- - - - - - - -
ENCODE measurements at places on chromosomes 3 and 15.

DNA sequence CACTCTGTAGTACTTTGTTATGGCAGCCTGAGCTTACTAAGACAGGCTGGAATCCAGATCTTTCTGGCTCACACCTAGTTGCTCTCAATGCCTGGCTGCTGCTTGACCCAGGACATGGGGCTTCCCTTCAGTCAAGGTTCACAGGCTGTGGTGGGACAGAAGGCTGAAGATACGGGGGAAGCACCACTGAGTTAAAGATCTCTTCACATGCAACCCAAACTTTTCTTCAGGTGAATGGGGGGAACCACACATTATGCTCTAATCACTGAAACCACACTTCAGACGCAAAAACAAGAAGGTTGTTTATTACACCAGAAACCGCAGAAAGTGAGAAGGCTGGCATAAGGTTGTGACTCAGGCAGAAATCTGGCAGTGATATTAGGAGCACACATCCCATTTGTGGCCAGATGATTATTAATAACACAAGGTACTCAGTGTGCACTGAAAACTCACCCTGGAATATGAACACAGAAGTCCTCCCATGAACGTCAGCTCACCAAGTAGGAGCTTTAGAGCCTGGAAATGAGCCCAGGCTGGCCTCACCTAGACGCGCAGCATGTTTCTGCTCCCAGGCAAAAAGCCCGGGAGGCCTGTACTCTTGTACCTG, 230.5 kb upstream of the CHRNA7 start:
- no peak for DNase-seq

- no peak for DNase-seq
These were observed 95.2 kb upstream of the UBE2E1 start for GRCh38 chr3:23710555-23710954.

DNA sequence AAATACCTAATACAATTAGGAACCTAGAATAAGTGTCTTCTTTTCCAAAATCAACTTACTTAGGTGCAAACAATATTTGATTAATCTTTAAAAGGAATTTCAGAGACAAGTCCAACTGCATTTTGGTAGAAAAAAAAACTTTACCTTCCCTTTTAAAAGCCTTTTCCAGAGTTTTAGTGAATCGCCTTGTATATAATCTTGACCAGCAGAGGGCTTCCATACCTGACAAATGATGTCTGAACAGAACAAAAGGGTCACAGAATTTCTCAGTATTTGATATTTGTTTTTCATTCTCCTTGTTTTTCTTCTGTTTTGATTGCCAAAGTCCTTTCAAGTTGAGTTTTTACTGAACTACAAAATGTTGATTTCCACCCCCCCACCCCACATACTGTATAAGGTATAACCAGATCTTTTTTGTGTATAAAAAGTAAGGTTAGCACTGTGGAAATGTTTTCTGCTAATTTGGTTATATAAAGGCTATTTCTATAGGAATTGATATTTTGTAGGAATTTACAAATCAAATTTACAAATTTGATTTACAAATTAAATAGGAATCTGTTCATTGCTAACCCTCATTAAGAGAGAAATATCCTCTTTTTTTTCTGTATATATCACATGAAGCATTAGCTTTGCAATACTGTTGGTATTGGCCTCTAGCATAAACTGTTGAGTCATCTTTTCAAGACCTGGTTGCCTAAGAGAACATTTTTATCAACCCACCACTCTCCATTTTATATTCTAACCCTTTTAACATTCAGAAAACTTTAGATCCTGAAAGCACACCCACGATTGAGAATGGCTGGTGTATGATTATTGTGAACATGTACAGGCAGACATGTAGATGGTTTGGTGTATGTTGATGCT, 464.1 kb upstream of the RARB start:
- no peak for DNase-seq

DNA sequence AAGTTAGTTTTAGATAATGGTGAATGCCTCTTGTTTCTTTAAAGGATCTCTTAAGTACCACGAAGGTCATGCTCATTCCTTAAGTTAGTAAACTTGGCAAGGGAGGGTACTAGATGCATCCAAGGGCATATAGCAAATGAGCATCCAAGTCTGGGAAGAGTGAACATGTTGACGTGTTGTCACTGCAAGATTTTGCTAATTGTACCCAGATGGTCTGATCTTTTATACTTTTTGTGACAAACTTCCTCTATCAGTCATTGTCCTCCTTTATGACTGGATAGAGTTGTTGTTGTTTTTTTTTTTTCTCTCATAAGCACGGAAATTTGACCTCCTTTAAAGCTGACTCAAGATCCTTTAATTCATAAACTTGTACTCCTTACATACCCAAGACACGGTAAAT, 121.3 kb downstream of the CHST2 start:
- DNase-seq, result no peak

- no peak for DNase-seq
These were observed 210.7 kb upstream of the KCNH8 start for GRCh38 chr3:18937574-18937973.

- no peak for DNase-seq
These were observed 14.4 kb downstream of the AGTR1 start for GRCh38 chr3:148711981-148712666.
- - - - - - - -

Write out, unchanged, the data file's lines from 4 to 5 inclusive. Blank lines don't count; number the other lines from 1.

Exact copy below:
- no peak for DNase-seq
These were observed 95.2 kb upstream of the UBE2E1 start for GRCh38 chr3:23710555-23710954.